First hydrogen fuel cell car in India completes trials successfullyNovember 2, 2020
Trials were conducted by the Council of Scientific and Industrial Research and KPIT.
KPIT and the Council of Scientific and Industrial Research (CSIR) collaborated on trials for battery electric passenger vehicles retrofitted into an indigenously developed hydrogen fuel cell car.
KPIT is a pure based multinational Corporation and worked with CSIR on these Indian trials.
The hydrogen fuel cell car trials were successful. The vehicle featured a low temperature PEM (Proton Exchange Membrane) type fuel cell developed in India. The fuel cells stack was developed jointly between KPIT and CSIR. It was a 10 kWe automotive grade LT-PEMFC unit combining the expertise at CSIR and membrane electrode assembly and the stack engineering experience at KPIT.
This included the lightweight metal bipolar plate as well as the design of the gasket, control software, system integration, and electric powertrain. This fuel cell stack was unique in its use of exceptionally thin metal bipolar plates. As a result, the engineers were able to reduce the weight of the stack by approximately two thirds. Moreover, it operated at 65 to 75 degrees Celsius, which is appropriate for vehicular applications.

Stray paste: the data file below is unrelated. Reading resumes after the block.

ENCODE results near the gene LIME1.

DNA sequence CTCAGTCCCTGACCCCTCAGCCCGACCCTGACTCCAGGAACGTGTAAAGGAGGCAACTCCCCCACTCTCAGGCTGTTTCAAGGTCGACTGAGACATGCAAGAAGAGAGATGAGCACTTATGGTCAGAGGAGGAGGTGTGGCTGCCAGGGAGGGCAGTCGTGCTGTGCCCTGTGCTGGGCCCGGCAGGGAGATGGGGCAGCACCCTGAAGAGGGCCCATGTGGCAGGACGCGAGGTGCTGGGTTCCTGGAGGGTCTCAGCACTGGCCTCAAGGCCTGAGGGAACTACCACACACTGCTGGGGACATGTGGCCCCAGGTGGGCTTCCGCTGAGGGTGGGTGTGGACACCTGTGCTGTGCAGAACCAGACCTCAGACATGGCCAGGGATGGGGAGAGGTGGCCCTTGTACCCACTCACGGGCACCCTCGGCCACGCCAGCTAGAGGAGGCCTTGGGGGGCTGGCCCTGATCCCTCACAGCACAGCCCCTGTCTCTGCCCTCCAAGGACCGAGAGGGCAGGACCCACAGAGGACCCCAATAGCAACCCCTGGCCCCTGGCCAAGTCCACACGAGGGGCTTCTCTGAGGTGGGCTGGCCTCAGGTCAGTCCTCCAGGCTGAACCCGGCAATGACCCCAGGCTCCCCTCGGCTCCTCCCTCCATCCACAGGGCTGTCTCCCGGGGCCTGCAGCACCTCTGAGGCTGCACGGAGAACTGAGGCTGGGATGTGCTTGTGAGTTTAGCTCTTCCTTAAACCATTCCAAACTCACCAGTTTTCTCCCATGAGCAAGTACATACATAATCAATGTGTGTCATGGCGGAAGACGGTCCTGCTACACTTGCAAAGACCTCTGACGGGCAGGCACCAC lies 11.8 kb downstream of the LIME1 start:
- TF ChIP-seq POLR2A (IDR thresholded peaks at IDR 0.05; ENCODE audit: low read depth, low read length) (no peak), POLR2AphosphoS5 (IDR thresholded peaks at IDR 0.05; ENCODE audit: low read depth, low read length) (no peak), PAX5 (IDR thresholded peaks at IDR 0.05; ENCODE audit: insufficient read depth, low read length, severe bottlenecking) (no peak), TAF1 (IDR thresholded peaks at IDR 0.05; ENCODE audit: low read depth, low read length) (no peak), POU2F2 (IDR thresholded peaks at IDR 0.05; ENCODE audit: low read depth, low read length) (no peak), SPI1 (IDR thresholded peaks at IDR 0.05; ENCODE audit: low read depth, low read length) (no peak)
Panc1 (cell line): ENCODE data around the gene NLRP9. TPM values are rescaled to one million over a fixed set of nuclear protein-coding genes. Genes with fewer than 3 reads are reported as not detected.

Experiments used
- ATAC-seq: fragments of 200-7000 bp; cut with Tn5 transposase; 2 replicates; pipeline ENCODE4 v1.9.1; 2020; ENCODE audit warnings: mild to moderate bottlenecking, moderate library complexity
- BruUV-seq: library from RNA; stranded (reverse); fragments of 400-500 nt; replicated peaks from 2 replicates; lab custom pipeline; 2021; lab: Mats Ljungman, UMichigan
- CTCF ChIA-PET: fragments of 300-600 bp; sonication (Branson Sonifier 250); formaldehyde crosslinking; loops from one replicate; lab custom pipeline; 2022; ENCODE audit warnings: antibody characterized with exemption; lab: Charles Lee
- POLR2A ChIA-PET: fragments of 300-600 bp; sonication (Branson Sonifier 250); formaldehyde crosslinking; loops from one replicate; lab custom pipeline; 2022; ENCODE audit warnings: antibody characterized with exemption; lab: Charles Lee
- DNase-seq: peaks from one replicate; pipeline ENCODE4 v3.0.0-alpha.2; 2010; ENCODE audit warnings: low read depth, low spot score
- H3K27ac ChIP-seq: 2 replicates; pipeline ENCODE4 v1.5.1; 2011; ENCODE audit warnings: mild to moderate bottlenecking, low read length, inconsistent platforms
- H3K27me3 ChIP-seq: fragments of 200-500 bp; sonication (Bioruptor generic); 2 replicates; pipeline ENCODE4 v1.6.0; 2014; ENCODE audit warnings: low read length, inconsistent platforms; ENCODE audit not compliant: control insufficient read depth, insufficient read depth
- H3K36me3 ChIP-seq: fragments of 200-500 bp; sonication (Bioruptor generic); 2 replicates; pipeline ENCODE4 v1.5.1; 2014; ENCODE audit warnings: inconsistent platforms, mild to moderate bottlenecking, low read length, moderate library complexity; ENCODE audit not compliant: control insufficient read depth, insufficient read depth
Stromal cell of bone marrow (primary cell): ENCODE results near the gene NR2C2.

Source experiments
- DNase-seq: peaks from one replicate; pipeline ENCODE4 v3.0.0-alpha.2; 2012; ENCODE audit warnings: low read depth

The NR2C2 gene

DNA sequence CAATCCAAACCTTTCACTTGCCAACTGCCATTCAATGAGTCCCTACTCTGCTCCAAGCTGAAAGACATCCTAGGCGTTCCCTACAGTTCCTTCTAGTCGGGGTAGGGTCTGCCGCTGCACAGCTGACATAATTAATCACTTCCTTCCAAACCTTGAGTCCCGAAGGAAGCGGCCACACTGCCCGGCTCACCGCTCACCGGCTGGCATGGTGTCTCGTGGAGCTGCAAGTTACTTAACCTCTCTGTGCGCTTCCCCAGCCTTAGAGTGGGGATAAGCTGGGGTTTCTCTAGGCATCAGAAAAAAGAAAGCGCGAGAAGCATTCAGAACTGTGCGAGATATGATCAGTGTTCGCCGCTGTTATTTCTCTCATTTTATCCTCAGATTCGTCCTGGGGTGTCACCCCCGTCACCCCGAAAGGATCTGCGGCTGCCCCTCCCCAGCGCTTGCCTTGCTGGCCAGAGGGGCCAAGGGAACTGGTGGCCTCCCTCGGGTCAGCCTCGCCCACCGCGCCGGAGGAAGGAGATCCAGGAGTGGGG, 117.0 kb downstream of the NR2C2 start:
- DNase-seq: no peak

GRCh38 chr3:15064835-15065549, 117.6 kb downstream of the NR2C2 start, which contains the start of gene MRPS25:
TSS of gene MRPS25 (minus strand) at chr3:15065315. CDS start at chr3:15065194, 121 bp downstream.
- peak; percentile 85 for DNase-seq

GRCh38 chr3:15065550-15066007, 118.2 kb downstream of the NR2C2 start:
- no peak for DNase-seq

Both KPIT and CSIR joined this partnership for the purpose of developing a viable hydrogen fuel cell car technology.
The collaboration between CSIR and KPIT had a specific goal to develop an automotive grade PEM fuel cell technology. This partnership began in 2016. The organizations came together under the New Millennium Indian Technology Leadership Initiative (NMITLI). The NMITLI is an initiative created to build public to private partnerships within the research and development field.
The trials were carried out on a battery electric passenger car platform which was retrofitted to the fuel cell stack. The hydrogen fuel cell car was equipped with the Type III commercial H2 tank. The tanks capacity was approximately 1.75 kilograms of H2 stored at a pressure of 350 bar. This emission free vehicle has a range of approximately 250 kilometers under typical road conditions in India at average driving speeds of 60 to 65 kilometers per hour.